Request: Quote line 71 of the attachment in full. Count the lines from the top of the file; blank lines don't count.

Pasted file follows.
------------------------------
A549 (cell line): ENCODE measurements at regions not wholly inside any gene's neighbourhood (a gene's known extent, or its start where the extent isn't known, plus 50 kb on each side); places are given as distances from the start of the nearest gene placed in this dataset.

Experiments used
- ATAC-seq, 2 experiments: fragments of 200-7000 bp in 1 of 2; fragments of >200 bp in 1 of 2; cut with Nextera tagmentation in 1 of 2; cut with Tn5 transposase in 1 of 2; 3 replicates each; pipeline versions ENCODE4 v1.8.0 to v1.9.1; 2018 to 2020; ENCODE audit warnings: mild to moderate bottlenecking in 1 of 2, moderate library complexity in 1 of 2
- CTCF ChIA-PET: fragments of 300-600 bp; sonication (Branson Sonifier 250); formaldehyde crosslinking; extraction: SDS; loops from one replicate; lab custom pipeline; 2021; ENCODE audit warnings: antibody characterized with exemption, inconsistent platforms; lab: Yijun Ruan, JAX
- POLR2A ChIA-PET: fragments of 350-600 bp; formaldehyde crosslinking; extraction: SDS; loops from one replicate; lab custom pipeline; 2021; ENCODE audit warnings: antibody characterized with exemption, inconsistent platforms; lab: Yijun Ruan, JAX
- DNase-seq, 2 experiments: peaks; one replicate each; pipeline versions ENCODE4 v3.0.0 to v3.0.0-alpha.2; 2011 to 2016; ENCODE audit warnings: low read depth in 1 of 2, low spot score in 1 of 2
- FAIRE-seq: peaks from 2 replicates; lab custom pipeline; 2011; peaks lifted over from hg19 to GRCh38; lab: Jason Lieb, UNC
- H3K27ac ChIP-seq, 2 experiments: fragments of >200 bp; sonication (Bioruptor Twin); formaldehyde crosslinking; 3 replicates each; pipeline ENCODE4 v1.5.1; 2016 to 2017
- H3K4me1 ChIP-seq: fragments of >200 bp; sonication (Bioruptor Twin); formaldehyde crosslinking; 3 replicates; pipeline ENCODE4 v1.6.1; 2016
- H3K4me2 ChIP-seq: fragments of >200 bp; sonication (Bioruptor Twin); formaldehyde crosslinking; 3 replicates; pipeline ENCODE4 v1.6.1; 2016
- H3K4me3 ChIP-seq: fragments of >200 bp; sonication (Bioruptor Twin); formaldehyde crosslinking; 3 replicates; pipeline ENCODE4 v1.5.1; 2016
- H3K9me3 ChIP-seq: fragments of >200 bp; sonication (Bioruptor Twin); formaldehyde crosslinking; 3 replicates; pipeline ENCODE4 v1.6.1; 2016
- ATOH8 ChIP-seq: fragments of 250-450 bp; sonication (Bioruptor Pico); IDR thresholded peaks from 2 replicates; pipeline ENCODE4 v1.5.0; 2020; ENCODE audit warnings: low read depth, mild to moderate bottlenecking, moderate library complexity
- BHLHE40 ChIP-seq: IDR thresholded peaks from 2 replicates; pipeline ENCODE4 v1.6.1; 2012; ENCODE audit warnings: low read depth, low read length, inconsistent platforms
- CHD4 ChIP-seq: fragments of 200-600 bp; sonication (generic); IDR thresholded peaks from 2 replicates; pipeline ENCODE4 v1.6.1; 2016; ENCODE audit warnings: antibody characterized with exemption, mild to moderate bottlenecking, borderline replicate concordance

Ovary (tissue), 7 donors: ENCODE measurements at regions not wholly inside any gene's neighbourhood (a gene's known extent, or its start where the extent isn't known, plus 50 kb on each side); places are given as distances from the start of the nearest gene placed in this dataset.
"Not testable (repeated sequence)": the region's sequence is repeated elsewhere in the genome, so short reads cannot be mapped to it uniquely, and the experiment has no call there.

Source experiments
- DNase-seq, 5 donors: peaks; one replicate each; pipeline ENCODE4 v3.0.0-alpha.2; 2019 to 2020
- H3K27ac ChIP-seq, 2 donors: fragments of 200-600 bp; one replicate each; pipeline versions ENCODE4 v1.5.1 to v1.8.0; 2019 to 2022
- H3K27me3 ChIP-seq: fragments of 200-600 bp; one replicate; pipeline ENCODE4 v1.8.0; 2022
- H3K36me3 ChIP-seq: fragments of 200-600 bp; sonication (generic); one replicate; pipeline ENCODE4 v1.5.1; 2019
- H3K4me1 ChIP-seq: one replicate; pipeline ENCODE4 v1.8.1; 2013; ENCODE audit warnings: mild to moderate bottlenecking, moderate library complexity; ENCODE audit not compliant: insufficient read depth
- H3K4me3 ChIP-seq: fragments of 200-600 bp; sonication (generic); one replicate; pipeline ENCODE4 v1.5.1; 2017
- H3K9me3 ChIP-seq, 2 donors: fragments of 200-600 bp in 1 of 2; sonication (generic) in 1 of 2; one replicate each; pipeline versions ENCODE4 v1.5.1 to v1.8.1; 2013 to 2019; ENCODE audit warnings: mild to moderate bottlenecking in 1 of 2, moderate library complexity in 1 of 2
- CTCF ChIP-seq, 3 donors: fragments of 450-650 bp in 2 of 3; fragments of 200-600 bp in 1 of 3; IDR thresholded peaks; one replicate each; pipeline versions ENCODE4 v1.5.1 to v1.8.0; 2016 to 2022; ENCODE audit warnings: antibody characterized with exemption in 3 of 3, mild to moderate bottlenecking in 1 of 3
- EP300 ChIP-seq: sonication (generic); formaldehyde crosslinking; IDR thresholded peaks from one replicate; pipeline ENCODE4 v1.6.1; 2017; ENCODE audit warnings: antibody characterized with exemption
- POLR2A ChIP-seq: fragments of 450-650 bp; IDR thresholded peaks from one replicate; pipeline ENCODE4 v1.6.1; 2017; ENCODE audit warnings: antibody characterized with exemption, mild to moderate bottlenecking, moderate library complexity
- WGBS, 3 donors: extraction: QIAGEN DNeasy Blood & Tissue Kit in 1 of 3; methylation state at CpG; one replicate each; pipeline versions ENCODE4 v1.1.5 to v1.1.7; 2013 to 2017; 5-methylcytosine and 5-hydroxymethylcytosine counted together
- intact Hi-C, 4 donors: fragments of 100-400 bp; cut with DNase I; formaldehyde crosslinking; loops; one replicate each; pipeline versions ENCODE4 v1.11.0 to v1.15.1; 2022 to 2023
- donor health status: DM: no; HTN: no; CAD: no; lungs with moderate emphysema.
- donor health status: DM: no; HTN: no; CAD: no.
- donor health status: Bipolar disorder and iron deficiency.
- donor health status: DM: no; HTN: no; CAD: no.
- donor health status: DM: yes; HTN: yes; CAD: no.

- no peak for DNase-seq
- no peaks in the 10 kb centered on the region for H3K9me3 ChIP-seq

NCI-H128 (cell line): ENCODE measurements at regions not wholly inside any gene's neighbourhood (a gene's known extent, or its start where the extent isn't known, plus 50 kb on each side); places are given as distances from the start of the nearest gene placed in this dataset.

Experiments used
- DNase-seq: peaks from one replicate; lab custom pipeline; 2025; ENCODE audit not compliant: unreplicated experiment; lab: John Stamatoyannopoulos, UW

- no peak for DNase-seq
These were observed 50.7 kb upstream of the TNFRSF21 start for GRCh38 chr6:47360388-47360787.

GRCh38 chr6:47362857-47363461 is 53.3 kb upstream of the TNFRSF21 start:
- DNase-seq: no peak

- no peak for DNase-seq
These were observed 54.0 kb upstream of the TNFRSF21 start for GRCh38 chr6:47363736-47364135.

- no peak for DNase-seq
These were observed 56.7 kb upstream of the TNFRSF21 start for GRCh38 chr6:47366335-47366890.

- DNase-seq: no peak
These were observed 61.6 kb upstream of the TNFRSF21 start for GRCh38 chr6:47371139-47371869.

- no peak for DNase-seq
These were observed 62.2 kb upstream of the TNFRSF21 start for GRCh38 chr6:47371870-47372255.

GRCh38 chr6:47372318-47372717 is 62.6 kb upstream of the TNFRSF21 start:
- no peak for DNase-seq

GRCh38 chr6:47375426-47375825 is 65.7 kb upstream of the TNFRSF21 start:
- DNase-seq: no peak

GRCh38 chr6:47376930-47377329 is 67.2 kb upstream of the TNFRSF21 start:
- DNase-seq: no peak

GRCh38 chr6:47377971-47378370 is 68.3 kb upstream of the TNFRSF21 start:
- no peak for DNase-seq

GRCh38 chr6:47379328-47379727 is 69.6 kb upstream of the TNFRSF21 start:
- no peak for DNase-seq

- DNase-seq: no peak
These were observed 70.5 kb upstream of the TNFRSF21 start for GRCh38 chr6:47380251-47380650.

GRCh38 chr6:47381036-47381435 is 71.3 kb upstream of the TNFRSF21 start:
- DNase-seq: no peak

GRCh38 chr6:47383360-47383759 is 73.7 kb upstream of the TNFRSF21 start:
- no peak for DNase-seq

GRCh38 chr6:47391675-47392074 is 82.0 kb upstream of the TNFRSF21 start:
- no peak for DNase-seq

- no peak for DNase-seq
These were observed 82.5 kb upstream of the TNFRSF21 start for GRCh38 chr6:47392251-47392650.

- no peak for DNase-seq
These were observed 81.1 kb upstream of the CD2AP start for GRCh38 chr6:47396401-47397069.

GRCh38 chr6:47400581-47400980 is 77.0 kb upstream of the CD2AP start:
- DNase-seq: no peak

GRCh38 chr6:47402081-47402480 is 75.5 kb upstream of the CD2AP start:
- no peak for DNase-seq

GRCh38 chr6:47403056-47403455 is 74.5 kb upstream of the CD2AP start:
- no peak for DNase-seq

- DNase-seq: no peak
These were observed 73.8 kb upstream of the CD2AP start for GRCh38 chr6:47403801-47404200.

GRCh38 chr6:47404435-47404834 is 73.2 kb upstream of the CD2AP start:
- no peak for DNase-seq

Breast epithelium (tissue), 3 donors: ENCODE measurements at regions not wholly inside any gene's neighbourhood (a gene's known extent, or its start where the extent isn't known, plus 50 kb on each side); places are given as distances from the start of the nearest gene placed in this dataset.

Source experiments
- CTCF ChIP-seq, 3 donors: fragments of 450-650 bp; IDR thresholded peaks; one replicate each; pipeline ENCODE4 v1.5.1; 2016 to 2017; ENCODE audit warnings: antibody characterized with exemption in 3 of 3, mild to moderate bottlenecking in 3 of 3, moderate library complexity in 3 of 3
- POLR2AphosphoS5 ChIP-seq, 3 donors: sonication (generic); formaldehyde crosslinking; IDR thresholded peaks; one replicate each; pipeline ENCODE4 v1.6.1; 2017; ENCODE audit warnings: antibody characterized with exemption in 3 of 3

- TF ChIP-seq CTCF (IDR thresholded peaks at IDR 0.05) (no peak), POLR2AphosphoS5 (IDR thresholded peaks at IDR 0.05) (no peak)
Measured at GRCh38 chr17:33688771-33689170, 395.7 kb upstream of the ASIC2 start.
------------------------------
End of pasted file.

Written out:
- no peak for DNase-seq